Carnets Geol., vol. 18, no. 3, p. 23-121

Online since April 1, 2018

Fossil whale barnacles from the lower Pleistocene of Sicily shed light on the coeval Mediterranean cetacean fauna

 | HTML  | PDF [2,032 KB]  | DOI : 10.4267/2042/65747

 Abstract:  We report on three shells of whale barnacle (Cirripedia: Coronulidae) collected from Pleistocene shallow-marine deposits exposed at Cinisi (northwestern Sicily, southern Italy). These specimens are identified as belonging to the extinct species Coronula bifida Bronn, 1831. Calcareous nannoplankton analysis of the sediment hosting the coronulid remains places the time of deposition between 1.93 and 1.71 Ma (i.e., at the Gelasian-Calabrian transition), an interval during which another deposit rich in whale barnacles exposed in southeastern Apulia (southern Italy) formed. Since Coronula Lamarck, 1802, is currently found inhabiting the skin of humpback whales [Cetacea: Balaenopteridae: Megaptera novaeangliae (Borowski, 1781)], and considering that the detachment of extant coronulids from their hosts' skin has been mainly observed in occurrence of cetacean breeding/calving areas, the material here studied supports the existence of a baleen whale migration route between the central Mediterranean Sea (the putative reproductive ground) and the North Atlantic (the putative feeding ground) around 1.8 Ma, when several portions of present-day southern Italy were still submerged. The early Pleistocene utilization of the epeiric seas of southern Italy as breeding/calving areas by migrating mysticetes appears to be linked to the severe climatic degradation that has been recognized at the Gelasian-Calabrian transition and that is marked in the fossil record of the Mediterranean Basin by the appearance of "northern guests" such as Arctica islandica (Linnaeus, 1767) (Bivalvia: Veneroida). The subsequent abandonment of the Mediterranean Sea by most species of mysticetes is likely to have resulted from the progressive emergence of shallow-water coastal environments that occurred in Calabrian and Middle Pleistocene times.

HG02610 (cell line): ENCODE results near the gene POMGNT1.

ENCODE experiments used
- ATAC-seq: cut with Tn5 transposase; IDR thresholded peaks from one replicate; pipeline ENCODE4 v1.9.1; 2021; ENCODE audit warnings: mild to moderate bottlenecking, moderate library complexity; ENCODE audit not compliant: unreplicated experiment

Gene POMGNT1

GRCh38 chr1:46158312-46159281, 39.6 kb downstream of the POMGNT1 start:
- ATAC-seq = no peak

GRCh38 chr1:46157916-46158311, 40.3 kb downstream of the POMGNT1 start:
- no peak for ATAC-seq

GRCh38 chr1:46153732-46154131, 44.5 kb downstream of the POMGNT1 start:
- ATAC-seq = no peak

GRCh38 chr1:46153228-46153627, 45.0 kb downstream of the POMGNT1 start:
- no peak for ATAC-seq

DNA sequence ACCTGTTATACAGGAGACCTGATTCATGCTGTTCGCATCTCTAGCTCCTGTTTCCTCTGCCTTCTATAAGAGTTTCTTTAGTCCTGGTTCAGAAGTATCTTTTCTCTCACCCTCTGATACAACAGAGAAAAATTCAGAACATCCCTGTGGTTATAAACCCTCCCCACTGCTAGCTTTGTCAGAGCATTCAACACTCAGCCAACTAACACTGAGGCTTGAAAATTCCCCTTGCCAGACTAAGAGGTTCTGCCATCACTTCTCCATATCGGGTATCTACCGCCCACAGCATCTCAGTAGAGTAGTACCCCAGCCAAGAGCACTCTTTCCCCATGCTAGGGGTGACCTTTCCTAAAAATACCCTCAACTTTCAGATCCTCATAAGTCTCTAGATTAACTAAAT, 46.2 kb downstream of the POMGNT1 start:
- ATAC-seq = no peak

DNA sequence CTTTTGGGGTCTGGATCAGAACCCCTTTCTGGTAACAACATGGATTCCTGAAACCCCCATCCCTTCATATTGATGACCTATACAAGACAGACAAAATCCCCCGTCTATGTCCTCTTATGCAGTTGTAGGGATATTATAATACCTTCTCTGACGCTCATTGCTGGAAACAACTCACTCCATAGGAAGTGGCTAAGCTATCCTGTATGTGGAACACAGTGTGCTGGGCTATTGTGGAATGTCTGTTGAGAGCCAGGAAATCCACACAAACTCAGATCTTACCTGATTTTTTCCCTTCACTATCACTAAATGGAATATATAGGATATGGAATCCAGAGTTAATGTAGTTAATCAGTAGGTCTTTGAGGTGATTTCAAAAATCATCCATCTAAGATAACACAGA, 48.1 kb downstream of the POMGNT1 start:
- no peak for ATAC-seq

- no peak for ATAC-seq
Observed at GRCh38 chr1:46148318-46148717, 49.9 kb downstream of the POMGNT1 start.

Carnets Geol., vol. 18, no. 2, p. 9-22

Online since March 19, 2018

Hedbergella yezoana is a valid species name: Comments on the case 3620 and decision (opinion 2362) by the International Commission of Zoological Nomenclature

 | HTML  | PDF [623 KB]  | DOI : 10.4267/2042/64918

 Abstract:  International Commission of Zoological Nomenclature decided in September 2015 on case 3620 submitted by A. Ando (United States National Museum, Smithsonian Institution, Washington, D.C.), which regards the status of the species Ticinella primula Luterbacher in Renz et al., 1963, and Hedbergella trocoidea yezoana Takayanagi & Iwamoto, 1962. Decision was to place the former on the Official List of Specific Names in Zoology and the latter on the Official Index of Rejected and Invalid Specific Names in Zoology (ICZN, 2015, p. 227). The scientific fundamentals in the presentation of case 3620 are weak and do not support such a decision by the International Commission. Moreover, they create a significant disturbance of nomenclatural stability in the Linnaean classification of the Cretaceous planktonic foraminifera.

Carnets Geol., vol. 18, no. 1, p. 1-7

Online since February 15, 2018